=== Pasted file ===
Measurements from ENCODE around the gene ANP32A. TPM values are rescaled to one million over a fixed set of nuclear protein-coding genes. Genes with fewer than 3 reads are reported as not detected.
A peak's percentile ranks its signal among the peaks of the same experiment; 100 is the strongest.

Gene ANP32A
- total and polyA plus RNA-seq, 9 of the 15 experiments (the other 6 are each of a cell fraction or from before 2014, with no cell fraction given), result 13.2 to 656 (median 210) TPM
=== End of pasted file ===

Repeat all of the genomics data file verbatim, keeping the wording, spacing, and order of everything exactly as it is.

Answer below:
Measurements from ENCODE around the gene ANP32A. TPM values are rescaled to one million over a fixed set of nuclear protein-coding genes. Genes with fewer than 3 reads are reported as not detected.
A peak's percentile ranks its signal among the peaks of the same experiment; 100 is the strongest.

Gene ANP32A
- total and polyA plus RNA-seq, 9 of the 15 experiments (the other 6 are each of a cell fraction or from before 2014, with no cell fraction given), result 13.2 to 656 (median 210) TPM